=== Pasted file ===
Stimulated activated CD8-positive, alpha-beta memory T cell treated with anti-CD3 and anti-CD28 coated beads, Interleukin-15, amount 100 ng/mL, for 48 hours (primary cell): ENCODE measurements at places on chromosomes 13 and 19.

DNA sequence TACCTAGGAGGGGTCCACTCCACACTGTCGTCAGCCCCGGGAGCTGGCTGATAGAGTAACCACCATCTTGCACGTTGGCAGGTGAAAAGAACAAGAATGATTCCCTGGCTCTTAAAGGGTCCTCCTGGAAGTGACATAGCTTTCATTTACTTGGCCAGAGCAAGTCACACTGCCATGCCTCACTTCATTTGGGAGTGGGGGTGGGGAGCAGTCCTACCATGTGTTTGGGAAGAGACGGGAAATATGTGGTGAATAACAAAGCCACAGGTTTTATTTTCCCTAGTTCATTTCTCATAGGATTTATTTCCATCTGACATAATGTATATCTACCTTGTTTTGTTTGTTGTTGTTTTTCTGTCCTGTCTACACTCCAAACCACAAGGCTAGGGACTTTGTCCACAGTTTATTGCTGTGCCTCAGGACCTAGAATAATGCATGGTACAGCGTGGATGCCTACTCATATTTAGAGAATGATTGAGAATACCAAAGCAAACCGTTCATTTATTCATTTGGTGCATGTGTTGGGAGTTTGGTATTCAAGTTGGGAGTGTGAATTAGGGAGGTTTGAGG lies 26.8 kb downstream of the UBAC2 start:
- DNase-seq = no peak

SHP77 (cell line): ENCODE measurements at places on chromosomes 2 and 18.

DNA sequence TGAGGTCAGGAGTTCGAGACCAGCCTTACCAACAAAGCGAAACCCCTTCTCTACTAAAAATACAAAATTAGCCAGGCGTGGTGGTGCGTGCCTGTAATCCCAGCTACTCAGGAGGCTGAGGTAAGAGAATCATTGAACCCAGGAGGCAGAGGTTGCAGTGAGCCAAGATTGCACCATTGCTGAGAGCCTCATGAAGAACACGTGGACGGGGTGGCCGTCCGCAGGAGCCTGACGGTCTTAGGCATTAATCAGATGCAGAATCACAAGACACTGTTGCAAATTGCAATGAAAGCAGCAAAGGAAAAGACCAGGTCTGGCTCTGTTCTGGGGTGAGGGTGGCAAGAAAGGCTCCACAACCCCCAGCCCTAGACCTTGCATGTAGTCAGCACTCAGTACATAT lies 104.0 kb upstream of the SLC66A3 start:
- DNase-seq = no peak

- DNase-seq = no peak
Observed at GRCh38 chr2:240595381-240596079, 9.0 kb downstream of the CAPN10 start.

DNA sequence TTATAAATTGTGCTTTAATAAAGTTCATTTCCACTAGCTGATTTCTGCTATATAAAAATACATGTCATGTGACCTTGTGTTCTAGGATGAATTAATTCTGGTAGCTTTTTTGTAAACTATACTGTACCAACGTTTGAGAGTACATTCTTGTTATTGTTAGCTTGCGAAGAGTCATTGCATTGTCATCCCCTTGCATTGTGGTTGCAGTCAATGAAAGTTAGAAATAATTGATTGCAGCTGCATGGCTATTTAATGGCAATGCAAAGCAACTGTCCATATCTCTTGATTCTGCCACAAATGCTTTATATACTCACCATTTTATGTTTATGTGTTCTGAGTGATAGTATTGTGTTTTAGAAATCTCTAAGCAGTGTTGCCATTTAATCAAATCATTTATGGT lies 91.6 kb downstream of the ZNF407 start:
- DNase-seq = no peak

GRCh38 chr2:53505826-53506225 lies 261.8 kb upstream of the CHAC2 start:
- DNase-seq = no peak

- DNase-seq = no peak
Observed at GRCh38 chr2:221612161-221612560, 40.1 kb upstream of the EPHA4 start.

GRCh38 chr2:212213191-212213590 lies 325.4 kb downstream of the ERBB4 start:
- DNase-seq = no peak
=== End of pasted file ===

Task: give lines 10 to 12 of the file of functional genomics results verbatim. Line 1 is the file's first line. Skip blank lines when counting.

- DNase-seq = no peak

GRCh38 chr2:53505826-53506225 lies 261.8 kb upstream of the CHAC2 start:
- DNase-seq = no peak